May 2008
Volume 49, Issue 13
Free
ARVO Annual Meeting Abstract  |   May 2008
The Relation Between Magnitude of Anisometropia (Spherical Equivalent and Astigmatic) and Amblyopia in a Population of Children With a High Prevalence of Astigmatism
Author Affiliations & Notes
  • V. Dobson
    Department of Ophthal and Vision Science, University of Arizona, Tucson, Arizona
  • J. M. Miller
    Department of Ophthal and Vision Science, University of Arizona, Tucson, Arizona
  • C. E. Clifford-Donaldson
    Department of Ophthal and Vision Science, University of Arizona, Tucson, Arizona
  • E. M. Harvey
    Department of Ophthal and Vision Science, University of Arizona, Tucson, Arizona
  • Footnotes
    Commercial Relationships  V. Dobson, None; J.M. Miller, None; C.E. Clifford-Donaldson, None; E.M. Harvey, None.
  • Footnotes
    Support  NIH Grant EY013153 (EMH); Research to Prevent Blindness
Investigative Ophthalmology & Visual Science May 2008, Vol.49, 1424. doi:https://doi.org/
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      V. Dobson, J. M. Miller, C. E. Clifford-Donaldson, E. M. Harvey; The Relation Between Magnitude of Anisometropia (Spherical Equivalent and Astigmatic) and Amblyopia in a Population of Children With a High Prevalence of Astigmatism. Invest. Ophthalmol. Vis. Sci. 2008;49(13):1424. doi: https://doi.org/.

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      © ARVO (1962-2015); The Authors (2016-present)

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Abstract

Purpose: : To determine the relation between magnitude of anisometropia (spherical equivalent [SE] and astigmatic), and best-corrected interocular acuity difference (IAD), and stereoacuity (SA), in children who are members of a Native American Tribe with a high prevalence of astigmatism.

Methods: : Subjects were 972 children 4-13 years of age who attended school on the Tohono O’odham Reservation and who did not have non-refractive ocular abnormalities, based on an eye examination, with cycloplegic refraction. Monocular best-corrected visual acuity was measured with ETDRS letter charts at 4 m and best-corrected SA was measured with the Randot Preschool Stereoacuity test at 40 cm. Results were examined for 4 groups: Control (CON) group: <0.25 diopter (D) SE anisometropia and < 0.25 D cylinder (cyl) anisometropia, Spherical Hyperopic Anisometropia (SHA): hyperopic SE in both eyes, ≥ 0.25 D SE anisometropia, and <1.00 D cyl anisometropia; Spherical Myopic Anisometropia (SMA): myopic SE in both eyes, ≥ 0.25 D SE anisometropia, and <1.00 D cyl anisometropia; and Cyl Anisometropia (CA): ≥ 0.25 D cyl anisometropia and <1.00 D SE anisometropia.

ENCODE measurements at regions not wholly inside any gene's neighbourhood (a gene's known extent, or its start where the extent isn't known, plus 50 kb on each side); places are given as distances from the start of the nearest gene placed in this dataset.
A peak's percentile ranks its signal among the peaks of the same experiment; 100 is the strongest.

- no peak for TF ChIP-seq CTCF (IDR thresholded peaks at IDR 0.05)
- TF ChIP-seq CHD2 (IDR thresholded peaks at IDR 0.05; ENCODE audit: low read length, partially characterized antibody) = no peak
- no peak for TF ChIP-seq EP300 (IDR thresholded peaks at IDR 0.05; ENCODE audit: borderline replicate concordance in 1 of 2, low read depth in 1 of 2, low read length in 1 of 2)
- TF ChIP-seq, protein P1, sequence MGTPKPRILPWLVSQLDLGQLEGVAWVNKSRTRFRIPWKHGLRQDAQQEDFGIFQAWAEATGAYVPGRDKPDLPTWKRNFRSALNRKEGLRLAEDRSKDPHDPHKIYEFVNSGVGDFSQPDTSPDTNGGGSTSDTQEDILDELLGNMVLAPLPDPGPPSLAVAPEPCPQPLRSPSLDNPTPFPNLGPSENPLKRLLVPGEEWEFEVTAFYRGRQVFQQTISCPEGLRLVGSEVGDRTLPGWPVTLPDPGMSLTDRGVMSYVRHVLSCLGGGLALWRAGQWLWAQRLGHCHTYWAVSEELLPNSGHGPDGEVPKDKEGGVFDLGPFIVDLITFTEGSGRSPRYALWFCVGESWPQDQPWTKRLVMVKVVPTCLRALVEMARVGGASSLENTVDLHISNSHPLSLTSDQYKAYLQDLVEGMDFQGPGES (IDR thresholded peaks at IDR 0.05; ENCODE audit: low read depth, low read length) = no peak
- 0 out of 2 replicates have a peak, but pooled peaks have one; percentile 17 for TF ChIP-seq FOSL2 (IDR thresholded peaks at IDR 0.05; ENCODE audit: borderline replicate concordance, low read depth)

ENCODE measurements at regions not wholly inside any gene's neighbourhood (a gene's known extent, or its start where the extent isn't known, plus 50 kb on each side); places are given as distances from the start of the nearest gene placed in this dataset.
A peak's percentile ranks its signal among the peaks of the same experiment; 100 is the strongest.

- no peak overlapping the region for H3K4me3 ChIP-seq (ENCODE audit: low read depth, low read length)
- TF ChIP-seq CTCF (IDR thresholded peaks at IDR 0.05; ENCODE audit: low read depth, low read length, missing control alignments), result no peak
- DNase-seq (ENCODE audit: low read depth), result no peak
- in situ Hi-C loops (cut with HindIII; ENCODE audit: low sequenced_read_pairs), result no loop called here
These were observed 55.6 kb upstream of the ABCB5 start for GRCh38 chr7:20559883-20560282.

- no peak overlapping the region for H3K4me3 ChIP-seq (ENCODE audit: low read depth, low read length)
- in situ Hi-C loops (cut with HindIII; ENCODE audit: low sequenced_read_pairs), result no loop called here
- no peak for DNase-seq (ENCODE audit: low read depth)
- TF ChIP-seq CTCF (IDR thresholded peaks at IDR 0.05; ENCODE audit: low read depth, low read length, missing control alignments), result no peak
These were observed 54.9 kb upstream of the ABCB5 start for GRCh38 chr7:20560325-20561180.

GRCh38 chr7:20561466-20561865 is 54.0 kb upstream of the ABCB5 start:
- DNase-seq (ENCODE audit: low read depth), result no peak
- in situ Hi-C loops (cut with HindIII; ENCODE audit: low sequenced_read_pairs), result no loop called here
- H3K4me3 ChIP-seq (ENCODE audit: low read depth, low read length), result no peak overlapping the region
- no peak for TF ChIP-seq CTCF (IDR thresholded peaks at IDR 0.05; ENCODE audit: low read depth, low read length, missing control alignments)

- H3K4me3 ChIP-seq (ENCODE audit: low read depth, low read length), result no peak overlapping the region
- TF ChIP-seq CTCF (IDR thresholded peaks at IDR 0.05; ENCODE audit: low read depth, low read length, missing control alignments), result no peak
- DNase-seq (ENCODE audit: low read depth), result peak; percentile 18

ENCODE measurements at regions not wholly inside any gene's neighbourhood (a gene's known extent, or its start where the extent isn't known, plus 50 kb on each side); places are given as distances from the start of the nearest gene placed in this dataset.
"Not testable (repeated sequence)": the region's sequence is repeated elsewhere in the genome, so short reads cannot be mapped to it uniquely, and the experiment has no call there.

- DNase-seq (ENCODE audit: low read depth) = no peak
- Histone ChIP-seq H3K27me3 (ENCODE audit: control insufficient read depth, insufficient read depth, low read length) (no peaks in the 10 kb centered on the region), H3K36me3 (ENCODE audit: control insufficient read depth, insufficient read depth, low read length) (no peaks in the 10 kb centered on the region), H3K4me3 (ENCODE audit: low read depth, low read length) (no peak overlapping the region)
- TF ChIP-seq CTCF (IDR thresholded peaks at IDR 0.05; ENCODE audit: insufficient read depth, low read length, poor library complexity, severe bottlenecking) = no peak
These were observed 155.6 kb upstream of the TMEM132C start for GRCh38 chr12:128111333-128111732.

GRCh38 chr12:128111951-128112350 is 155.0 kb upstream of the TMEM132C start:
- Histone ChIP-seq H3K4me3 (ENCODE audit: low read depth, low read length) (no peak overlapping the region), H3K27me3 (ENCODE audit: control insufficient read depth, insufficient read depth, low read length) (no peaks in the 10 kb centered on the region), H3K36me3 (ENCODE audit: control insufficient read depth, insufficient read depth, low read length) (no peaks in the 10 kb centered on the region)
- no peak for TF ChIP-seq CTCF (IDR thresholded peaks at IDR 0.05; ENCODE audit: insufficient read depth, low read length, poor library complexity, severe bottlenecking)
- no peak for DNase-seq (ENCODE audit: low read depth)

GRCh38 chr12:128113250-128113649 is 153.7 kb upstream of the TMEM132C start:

Results: : Visual acuity data were obtained from 969 children and stereoacuity data were obtained from 964 children. Mean CON (n=115) IAD was <1 logMAR line on the ETDRS chart. In the SHA group, mean IAD was not significantly different from CON IAD in children with 0.25 to <1.00 D (n=290) of SHA, but was significantly greater (>2 logMAR lines) in children with ≥ 1.0 D of SHA (n=15, p<0.001). In the SMA group, mean IAD was not significantly different from CON IAD for children with 0.25 to <1.00 D (n=83), or for children with ≥ 1.0 D (n=11) of SMA. In the CA group, mean IAD was not significantly different from CON IAD in children with 0.25 to <3.00 D (n=627) of CA, but was significantly greater (>2 logMAR lines) in children with ≥ 3.0 D of CA (n=8, p<0.001). For SHA, SMA, and CA groups, ≥ 0.50 D of anisometropia produced a significant reduction in average best-corrected SA.

Conclusions: : The amount of anisometropia that results in amblyopia (a significant difference between eyes in best-corrected visual acuity) is less in children with a difference in hyperopic spherical refractive error between eyes than in children with a difference in cylindrical refractive error between eyes. However, even a small (≥ 0.50 D) amount of spherical hyperopic, spherical myopic, or cylindrical anisometropia is sufficient to disrupt best-corrected stereoacuity.

Keywords: amblyopia • astigmatism • clinical (human) or epidemiologic studies: risk factor assessment 
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